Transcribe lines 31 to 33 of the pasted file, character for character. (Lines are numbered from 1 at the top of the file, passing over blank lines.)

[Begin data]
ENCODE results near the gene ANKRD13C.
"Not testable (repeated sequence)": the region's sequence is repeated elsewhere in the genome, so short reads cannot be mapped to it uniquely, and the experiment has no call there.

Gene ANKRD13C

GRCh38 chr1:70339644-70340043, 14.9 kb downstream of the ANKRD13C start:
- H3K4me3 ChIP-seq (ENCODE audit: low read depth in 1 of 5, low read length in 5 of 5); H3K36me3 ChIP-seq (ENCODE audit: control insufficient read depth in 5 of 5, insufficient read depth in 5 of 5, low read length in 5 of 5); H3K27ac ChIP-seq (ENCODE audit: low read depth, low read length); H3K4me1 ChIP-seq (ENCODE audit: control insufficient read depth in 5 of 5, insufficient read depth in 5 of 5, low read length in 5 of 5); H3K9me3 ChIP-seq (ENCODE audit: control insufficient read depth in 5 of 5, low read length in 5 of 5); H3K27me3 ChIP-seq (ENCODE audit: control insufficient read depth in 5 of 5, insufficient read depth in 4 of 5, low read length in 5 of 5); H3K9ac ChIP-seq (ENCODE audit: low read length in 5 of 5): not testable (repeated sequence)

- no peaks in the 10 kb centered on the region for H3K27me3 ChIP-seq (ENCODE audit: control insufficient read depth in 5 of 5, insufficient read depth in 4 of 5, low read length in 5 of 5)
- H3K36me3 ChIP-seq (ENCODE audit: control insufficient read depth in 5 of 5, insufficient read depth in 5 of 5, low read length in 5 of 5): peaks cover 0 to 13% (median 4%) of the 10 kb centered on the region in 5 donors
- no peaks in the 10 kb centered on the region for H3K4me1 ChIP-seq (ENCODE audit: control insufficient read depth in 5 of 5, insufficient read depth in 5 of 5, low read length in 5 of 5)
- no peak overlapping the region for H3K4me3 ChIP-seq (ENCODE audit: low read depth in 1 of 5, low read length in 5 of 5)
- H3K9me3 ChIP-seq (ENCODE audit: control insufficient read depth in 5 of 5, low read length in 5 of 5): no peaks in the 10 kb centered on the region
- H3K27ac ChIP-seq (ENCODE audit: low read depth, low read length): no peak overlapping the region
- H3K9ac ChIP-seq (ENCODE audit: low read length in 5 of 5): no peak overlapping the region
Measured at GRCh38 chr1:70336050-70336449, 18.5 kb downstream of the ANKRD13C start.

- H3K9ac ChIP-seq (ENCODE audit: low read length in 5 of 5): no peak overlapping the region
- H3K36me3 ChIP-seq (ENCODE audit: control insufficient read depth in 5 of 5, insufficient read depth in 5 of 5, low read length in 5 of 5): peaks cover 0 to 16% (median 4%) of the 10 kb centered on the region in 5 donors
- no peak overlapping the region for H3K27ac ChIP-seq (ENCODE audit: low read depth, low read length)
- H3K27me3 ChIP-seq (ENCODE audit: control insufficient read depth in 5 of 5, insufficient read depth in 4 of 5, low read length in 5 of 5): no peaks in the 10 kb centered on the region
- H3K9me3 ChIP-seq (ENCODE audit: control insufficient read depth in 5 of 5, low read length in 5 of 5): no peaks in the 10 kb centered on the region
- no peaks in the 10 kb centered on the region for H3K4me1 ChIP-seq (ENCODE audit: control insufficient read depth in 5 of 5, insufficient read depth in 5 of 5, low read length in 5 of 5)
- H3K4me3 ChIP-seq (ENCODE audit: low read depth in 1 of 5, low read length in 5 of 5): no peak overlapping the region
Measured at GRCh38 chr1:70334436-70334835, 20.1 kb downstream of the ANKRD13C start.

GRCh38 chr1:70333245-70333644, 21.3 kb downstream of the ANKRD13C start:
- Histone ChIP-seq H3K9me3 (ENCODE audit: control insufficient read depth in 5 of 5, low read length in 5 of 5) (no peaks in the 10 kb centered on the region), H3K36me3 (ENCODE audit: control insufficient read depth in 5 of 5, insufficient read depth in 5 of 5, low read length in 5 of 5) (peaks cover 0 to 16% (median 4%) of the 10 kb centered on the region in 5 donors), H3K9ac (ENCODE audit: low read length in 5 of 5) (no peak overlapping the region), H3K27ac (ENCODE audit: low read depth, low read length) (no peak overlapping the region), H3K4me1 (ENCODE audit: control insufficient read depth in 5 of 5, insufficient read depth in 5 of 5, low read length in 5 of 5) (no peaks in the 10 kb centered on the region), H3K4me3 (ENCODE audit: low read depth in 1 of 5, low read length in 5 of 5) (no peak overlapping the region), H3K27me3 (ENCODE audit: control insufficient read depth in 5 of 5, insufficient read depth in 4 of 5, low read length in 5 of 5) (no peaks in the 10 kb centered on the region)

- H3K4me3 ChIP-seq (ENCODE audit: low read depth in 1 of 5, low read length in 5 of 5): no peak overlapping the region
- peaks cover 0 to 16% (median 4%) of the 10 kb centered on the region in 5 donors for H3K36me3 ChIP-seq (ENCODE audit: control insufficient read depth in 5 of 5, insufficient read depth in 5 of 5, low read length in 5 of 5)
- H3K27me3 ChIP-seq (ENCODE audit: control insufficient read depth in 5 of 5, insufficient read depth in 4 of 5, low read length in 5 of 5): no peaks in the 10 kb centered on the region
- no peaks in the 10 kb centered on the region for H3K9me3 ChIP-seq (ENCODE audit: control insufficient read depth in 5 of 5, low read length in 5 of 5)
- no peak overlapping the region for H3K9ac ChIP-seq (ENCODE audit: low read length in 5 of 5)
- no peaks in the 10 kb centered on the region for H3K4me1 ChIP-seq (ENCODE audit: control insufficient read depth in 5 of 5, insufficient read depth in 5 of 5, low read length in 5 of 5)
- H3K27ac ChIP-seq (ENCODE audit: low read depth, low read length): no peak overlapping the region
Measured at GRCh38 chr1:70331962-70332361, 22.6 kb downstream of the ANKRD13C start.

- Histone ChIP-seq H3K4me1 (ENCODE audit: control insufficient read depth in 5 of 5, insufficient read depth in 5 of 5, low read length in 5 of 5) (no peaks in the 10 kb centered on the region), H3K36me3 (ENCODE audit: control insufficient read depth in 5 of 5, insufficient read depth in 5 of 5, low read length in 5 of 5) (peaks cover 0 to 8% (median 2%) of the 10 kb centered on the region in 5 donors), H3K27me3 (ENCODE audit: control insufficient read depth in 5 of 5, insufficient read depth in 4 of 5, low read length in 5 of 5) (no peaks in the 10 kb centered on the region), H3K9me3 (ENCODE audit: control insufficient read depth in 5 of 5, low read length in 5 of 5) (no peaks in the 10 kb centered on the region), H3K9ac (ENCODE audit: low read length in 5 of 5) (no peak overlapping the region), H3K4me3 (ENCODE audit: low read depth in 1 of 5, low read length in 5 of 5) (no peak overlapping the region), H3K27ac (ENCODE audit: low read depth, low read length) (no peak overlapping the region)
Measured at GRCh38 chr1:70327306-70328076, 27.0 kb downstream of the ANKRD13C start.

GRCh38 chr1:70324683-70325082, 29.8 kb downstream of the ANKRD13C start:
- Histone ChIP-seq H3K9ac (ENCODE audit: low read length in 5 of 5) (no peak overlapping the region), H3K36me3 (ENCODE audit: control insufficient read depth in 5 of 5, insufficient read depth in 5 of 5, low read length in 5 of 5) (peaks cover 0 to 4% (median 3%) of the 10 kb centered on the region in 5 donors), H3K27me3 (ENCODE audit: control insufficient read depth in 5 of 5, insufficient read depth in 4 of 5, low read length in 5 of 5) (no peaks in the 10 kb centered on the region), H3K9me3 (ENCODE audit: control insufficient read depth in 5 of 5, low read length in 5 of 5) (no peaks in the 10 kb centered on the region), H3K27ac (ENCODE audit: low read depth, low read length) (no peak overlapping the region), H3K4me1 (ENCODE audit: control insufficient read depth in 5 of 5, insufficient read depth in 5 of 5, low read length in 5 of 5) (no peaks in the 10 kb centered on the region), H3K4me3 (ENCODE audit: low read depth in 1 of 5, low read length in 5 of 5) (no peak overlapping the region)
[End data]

Measured at GRCh38 chr1:70331962-70332361, 22.6 kb downstream of the ANKRD13C start.

- Histone ChIP-seq H3K4me1 (ENCODE audit: control insufficient read depth in 5 of 5, insufficient read depth in 5 of 5, low read length in 5 of 5) (no peaks in the 10 kb centered on the region), H3K36me3 (ENCODE audit: control insufficient read depth in 5 of 5, insufficient read depth in 5 of 5, low read length in 5 of 5) (peaks cover 0 to 8% (median 2%) of the 10 kb centered on the region in 5 donors), H3K27me3 (ENCODE audit: control insufficient read depth in 5 of 5, insufficient read depth in 4 of 5, low read length in 5 of 5) (no peaks in the 10 kb centered on the region), H3K9me3 (ENCODE audit: control insufficient read depth in 5 of 5, low read length in 5 of 5) (no peaks in the 10 kb centered on the region), H3K9ac (ENCODE audit: low read length in 5 of 5) (no peak overlapping the region), H3K4me3 (ENCODE audit: low read depth in 1 of 5, low read length in 5 of 5) (no peak overlapping the region), H3K27ac (ENCODE audit: low read depth, low read length) (no peak overlapping the region)
Measured at GRCh38 chr1:70327306-70328076, 27.0 kb downstream of the ANKRD13C start.